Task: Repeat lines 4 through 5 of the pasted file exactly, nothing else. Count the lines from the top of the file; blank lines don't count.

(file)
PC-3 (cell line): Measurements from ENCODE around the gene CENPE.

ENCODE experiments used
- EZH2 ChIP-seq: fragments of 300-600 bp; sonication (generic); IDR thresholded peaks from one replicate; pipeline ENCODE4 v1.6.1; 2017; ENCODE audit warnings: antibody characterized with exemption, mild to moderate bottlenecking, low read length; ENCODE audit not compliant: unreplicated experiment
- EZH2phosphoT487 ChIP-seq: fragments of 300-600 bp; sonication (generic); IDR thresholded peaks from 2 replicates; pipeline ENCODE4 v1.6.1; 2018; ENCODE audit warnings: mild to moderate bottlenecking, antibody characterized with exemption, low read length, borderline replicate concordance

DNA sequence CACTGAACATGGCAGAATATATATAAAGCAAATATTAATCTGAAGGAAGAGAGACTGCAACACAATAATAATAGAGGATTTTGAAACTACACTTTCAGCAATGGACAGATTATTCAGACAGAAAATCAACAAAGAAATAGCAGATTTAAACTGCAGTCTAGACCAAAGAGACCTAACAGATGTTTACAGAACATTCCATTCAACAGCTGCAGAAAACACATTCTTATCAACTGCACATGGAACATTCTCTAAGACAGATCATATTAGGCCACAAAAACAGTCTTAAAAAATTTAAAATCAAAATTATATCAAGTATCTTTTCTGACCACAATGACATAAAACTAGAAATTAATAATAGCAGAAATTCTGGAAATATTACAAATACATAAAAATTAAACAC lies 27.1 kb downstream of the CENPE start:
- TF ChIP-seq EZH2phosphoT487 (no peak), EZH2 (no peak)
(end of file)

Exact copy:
- EZH2phosphoT487 ChIP-seq: fragments of 300-600 bp; sonication (generic); IDR thresholded peaks from 2 replicates; pipeline ENCODE4 v1.6.1; 2018; ENCODE audit warnings: mild to moderate bottlenecking, antibody characterized with exemption, low read length, borderline replicate concordance

DNA sequence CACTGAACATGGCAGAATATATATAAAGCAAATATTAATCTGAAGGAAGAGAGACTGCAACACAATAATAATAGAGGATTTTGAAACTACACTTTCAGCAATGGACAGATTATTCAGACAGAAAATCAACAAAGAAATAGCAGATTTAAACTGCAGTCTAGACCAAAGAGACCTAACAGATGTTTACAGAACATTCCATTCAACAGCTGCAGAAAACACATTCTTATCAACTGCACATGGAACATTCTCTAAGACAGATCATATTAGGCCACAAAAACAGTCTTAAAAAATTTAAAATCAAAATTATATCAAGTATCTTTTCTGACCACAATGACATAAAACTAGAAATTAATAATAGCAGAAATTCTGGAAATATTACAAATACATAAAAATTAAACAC lies 27.1 kb downstream of the CENPE start: